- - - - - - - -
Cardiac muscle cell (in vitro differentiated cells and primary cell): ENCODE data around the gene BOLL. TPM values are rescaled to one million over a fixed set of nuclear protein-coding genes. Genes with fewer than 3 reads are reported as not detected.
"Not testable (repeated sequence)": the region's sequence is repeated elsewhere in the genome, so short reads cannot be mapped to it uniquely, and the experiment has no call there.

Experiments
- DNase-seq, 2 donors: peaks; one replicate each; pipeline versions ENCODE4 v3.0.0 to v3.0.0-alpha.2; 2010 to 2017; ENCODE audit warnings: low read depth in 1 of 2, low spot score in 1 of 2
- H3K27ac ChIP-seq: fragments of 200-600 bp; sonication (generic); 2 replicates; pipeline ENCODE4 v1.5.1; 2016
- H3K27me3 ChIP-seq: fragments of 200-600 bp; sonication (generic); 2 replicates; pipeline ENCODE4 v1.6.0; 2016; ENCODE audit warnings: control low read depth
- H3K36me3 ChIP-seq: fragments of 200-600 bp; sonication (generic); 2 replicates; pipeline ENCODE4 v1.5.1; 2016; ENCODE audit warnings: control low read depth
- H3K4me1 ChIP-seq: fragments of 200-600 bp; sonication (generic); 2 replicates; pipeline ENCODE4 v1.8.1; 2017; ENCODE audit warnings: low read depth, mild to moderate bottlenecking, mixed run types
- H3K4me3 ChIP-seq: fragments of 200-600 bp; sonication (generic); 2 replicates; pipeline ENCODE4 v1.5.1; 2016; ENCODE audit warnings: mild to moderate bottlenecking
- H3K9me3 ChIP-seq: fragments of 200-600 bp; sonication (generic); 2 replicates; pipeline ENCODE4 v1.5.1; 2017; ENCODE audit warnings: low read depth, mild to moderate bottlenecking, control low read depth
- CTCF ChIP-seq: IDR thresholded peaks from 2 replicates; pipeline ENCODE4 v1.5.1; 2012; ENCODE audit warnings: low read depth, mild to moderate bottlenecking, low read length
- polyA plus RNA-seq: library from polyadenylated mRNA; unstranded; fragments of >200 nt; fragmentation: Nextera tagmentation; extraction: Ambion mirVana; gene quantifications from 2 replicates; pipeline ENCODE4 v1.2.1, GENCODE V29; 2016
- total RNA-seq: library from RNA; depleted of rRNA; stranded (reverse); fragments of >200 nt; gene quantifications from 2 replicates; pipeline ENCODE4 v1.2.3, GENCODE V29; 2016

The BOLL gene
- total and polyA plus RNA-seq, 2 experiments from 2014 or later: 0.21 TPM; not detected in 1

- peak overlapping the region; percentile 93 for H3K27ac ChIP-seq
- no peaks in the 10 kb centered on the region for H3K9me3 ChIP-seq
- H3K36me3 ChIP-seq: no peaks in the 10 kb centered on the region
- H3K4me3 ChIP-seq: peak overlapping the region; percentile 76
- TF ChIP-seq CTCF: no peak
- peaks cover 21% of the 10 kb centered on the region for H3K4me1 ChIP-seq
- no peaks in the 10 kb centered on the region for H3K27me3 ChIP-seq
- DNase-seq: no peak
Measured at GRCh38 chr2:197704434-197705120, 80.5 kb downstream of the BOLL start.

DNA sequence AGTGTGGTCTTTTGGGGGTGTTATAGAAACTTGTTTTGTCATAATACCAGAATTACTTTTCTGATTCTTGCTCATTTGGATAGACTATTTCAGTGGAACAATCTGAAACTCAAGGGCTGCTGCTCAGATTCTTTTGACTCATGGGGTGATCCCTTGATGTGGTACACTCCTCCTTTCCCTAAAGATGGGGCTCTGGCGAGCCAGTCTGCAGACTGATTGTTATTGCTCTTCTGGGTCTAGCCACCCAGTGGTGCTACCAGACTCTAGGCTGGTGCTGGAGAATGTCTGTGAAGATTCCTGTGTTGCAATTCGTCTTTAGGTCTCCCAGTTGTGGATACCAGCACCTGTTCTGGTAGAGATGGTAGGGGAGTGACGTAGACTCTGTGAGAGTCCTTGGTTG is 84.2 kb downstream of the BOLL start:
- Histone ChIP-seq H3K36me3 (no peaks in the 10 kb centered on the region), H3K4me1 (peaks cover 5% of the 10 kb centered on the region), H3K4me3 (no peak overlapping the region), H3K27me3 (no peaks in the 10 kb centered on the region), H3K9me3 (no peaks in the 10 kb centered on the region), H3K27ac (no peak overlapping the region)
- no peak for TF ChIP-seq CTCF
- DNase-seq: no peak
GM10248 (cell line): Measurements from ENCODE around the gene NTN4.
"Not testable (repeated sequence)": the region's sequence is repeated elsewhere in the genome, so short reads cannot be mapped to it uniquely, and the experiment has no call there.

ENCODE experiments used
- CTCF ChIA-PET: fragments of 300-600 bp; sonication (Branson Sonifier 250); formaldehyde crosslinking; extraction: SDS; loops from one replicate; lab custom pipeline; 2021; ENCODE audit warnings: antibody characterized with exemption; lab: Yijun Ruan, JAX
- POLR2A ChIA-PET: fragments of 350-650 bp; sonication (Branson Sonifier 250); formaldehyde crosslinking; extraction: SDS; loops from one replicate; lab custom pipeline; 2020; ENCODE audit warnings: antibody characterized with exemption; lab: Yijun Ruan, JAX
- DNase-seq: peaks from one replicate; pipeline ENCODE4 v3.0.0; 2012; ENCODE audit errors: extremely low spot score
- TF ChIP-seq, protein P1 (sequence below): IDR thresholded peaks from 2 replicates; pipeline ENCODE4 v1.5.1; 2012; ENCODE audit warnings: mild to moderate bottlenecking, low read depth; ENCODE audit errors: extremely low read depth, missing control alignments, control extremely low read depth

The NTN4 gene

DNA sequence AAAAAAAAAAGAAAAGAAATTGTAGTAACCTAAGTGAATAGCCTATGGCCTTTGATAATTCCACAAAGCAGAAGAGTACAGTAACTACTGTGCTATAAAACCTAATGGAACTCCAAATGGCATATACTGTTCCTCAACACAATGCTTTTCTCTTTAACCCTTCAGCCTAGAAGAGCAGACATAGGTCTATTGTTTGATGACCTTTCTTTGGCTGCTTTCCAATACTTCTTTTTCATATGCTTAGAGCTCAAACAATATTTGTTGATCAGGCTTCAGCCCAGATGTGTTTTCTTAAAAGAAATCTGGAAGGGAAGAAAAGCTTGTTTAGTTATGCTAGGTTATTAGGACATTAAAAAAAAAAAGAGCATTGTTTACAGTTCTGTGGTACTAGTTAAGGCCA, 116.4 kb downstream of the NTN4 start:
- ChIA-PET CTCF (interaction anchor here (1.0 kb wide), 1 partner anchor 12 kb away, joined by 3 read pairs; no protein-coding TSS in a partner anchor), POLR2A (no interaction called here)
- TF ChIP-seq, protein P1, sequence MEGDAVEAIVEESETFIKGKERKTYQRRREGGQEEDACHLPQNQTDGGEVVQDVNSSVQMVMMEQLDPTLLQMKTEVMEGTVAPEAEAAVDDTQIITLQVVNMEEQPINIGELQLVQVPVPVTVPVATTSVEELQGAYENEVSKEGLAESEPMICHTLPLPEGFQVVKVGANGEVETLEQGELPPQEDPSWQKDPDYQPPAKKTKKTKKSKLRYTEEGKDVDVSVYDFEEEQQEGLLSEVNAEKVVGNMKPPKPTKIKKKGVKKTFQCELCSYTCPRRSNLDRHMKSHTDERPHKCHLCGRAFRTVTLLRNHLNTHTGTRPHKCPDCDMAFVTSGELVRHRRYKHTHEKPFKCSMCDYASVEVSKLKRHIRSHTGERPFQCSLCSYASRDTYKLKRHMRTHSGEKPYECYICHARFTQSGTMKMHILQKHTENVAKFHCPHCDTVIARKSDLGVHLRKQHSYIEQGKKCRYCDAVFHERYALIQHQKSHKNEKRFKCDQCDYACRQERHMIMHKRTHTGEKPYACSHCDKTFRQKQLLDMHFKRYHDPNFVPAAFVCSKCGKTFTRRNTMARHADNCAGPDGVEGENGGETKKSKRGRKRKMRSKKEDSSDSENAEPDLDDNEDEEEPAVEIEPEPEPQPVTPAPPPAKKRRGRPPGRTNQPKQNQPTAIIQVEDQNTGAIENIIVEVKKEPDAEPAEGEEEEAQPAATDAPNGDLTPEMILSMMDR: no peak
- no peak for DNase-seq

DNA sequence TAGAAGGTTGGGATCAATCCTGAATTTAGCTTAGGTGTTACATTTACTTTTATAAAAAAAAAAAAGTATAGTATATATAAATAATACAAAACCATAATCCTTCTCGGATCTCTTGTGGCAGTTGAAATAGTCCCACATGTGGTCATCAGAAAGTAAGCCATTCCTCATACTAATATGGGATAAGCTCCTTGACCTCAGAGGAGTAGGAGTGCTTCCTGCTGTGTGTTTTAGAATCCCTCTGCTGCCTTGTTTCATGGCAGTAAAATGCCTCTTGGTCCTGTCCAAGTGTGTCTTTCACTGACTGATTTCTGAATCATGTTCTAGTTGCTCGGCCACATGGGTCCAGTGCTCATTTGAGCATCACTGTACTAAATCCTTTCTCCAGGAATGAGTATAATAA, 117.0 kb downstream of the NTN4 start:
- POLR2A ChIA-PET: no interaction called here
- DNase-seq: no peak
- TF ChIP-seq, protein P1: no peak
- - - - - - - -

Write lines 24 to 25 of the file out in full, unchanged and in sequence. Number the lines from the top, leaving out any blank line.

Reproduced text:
Measured at GRCh38 chr2:197704434-197705120, 80.5 kb downstream of the BOLL start.

DNA sequence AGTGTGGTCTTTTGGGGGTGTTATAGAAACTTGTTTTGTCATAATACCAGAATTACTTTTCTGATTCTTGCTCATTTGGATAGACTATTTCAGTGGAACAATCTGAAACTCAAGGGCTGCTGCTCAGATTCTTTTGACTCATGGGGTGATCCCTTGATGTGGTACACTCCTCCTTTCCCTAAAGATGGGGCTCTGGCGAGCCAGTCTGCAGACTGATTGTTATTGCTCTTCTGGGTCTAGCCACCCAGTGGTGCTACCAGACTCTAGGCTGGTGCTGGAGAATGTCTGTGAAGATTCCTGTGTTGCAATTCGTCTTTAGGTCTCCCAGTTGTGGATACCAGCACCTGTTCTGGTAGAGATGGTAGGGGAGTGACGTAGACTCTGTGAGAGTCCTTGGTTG is 84.2 kb downstream of the BOLL start: